• Remembering Brian Piccolo vehicle parade

Community Outreach

  • Donated Home Tour booties to a hospital in need during COVID-19 treatment crisis
  • Slow Down safe driving campaign
  • Delivered senior meals donated by Franconello restaurant
  • Supported 19th Ward Youth Foundation free meals to area first responders and medical personnel
  • Donated to and supported Maple Morgan Park Community Food Pantry
  • Brought Beverly Bakery donuts to 22nd District police officers
  • Developed BAPA Cares COVID-19 Response resources at
  • Co-hosts weekly Free Store with Turpin Cares and 19th Ward Mutual Aid
  • Hosted a job search webinar with expert Megan Connolly
  • Listed local business/restaurant updates to promote shopping and eating locally in weekly enews and The Villager

School and Teens

  • Presented CPS Community Service Awards to students in neighborhood public schools
  • Launched the BAPA Teen Service Corps volunteer group
  • Presented the BAPA Cares pandemic response webinar


  • Socially distant spring clean and green clean-ups
  • Weeding Wednesdays at area parks and public areas
  • Pitch in for the Parks special park clean-ups


As a not-for-profit organization, BAPA depends on donations from residents and businesses to continue working on the issues that keep our community strong, safe, connected and thriving. Support us by making a donation or joining as a BAPA residential or business member.

Beverly Resident Brings Mutual Aid Initiative to the South Side 

By Cathriona Fey 
BAPA Community Outreach & Improvement 

Neighbors helping neighbors. It is a simple concept and in the Beverly/Morgan Park community something we see often as residents regularly come out to help neighbors experiencing difficult times. During the pandemic, the number of residents experiencing a difficult time has increased. Neighborhood resident Tim Noonan recognized the importance of organizing as a community to meet the needs of residents who need help. He has assembled and is leading the 19th Ward Mutual Aid initiative to assist residents in Beverly/Morgan Park and Mount Greenwood.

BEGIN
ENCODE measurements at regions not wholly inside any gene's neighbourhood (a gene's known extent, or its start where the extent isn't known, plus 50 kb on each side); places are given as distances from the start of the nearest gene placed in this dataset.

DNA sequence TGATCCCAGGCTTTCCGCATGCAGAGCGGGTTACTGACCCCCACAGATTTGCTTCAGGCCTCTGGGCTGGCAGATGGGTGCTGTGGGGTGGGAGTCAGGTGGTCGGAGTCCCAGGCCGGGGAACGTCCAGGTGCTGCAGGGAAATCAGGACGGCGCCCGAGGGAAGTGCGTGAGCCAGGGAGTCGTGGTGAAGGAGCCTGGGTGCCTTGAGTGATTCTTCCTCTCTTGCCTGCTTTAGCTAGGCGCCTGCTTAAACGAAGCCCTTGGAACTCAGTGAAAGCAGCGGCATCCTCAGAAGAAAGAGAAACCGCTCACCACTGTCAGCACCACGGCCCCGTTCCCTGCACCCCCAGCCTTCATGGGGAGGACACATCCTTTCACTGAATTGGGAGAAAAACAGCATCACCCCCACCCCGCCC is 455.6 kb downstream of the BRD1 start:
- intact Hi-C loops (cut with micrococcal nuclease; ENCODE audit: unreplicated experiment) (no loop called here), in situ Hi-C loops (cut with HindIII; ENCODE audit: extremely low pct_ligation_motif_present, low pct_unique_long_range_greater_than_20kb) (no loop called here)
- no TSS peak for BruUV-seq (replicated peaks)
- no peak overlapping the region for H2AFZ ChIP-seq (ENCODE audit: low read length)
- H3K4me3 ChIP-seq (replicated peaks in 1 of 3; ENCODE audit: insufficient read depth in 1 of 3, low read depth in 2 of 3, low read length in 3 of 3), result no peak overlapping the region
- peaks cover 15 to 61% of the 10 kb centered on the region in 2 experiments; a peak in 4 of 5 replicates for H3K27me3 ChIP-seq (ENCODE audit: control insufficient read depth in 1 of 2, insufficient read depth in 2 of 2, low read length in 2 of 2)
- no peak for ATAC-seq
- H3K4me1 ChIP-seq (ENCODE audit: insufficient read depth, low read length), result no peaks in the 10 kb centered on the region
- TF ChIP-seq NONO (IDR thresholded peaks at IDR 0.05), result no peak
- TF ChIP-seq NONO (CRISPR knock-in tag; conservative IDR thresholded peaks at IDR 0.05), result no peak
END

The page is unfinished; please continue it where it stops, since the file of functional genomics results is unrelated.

After donating to the Maple Morgan Park Food Pantry, Noonan felt he could do more to help during COVID-19. Upon learning about a Mutual Aid initiative recently launched in Bridgeport, Noonan knew this was something that our community not only needed, but could support. As the Vice President of the Beverly Improvement Association (BIA), Noonan brought the idea to his directors. The idea was received with the support to move forward but it was clear that in order to do so more community would be needed 

Meanwhile, the Beverly Area Planning Association (BAPA) launched BAPA Cares to provide support to local groups and initiatives that are working to help residents and businesses weather this storm. Noonan made a call to BAPA Executive Director, Mary Jo Viero, and the two organizations decided to merge their efforts.  

In addition to BIA and BAPA, the 19th Ward Mutual Aid initiative has attracted groups such as the Beverly Art Alliance, South Side Ancient Order of Hibernians, local churches and Turpin Cares to help advance efforts. Since its launch in May, a 19th Ward Mutual Aid Facebook group has been started and a website domain name secured. While Chicago COVID-19 Mutual Aid groups have been active in other neighborhoods throughout the city, the 19th Ward Mutual Aid is still very new and the group is working toward identifying specific community needs.  

“There is no blueprint for this,” Noonan said. “Everything we do is to serve the residents in our community and what their needs are right here in the 19th Ward.”  In addition to setting up channels to request assistance, the group has reached out to local pastors and church leaders to better understand the needs of their congregations, especially the elderly and those homebound. 19th Ward Mutual Aid is also partnering with the Maple Morgan Park Food Pantry to identify gaps in resources and food supplies available.